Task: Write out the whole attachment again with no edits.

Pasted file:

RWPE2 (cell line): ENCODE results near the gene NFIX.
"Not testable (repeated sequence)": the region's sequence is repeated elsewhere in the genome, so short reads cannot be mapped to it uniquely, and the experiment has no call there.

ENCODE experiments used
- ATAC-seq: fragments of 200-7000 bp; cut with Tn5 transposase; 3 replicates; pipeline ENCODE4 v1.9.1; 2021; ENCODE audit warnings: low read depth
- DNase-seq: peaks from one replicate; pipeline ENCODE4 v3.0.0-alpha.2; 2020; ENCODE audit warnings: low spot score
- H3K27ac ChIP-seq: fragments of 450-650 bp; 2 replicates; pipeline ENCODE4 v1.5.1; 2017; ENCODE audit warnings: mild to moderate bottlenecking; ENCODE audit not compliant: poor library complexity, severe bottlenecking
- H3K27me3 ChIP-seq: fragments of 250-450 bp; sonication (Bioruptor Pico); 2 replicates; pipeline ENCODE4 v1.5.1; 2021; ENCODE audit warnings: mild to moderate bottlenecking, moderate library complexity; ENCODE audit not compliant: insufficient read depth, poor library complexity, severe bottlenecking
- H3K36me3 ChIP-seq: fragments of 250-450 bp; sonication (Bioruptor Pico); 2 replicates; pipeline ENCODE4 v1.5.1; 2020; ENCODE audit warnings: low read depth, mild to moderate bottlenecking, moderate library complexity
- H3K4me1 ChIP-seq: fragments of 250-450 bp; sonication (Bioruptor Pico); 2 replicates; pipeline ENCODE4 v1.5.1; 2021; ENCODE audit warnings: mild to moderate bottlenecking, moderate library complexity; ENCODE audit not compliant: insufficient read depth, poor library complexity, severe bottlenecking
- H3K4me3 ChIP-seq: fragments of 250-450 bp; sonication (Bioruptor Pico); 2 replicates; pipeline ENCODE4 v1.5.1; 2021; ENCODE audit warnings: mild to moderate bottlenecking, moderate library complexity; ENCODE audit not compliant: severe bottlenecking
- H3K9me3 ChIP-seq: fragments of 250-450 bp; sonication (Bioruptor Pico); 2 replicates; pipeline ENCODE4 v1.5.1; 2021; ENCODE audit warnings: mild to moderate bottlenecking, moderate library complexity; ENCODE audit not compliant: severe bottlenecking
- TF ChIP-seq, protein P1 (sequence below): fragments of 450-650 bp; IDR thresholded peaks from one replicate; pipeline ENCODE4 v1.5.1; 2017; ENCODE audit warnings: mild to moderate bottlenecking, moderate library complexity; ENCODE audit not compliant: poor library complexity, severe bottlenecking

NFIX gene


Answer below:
RWPE2 (cell line): ENCODE results near the gene NFIX.
"Not testable (repeated sequence)": the region's sequence is repeated elsewhere in the genome, so short reads cannot be mapped to it uniquely, and the experiment has no call there.

ENCODE experiments used
- ATAC-seq: fragments of 200-7000 bp; cut with Tn5 transposase; 3 replicates; pipeline ENCODE4 v1.9.1; 2021; ENCODE audit warnings: low read depth
- DNase-seq: peaks from one replicate; pipeline ENCODE4 v3.0.0-alpha.2; 2020; ENCODE audit warnings: low spot score
- H3K27ac ChIP-seq: fragments of 450-650 bp; 2 replicates; pipeline ENCODE4 v1.5.1; 2017; ENCODE audit warnings: mild to moderate bottlenecking; ENCODE audit not compliant: poor library complexity, severe bottlenecking
- H3K27me3 ChIP-seq: fragments of 250-450 bp; sonication (Bioruptor Pico); 2 replicates; pipeline ENCODE4 v1.5.1; 2021; ENCODE audit warnings: mild to moderate bottlenecking, moderate library complexity; ENCODE audit not compliant: insufficient read depth, poor library complexity, severe bottlenecking
- H3K36me3 ChIP-seq: fragments of 250-450 bp; sonication (Bioruptor Pico); 2 replicates; pipeline ENCODE4 v1.5.1; 2020; ENCODE audit warnings: low read depth, mild to moderate bottlenecking, moderate library complexity
- H3K4me1 ChIP-seq: fragments of 250-450 bp; sonication (Bioruptor Pico); 2 replicates; pipeline ENCODE4 v1.5.1; 2021; ENCODE audit warnings: mild to moderate bottlenecking, moderate library complexity; ENCODE audit not compliant: insufficient read depth, poor library complexity, severe bottlenecking
- H3K4me3 ChIP-seq: fragments of 250-450 bp; sonication (Bioruptor Pico); 2 replicates; pipeline ENCODE4 v1.5.1; 2021; ENCODE audit warnings: mild to moderate bottlenecking, moderate library complexity; ENCODE audit not compliant: severe bottlenecking
- H3K9me3 ChIP-seq: fragments of 250-450 bp; sonication (Bioruptor Pico); 2 replicates; pipeline ENCODE4 v1.5.1; 2021; ENCODE audit warnings: mild to moderate bottlenecking, moderate library complexity; ENCODE audit not compliant: severe bottlenecking
- TF ChIP-seq, protein P1 (sequence below): fragments of 450-650 bp; IDR thresholded peaks from one replicate; pipeline ENCODE4 v1.5.1; 2017; ENCODE audit warnings: mild to moderate bottlenecking, moderate library complexity; ENCODE audit not compliant: poor library complexity, severe bottlenecking

NFIX gene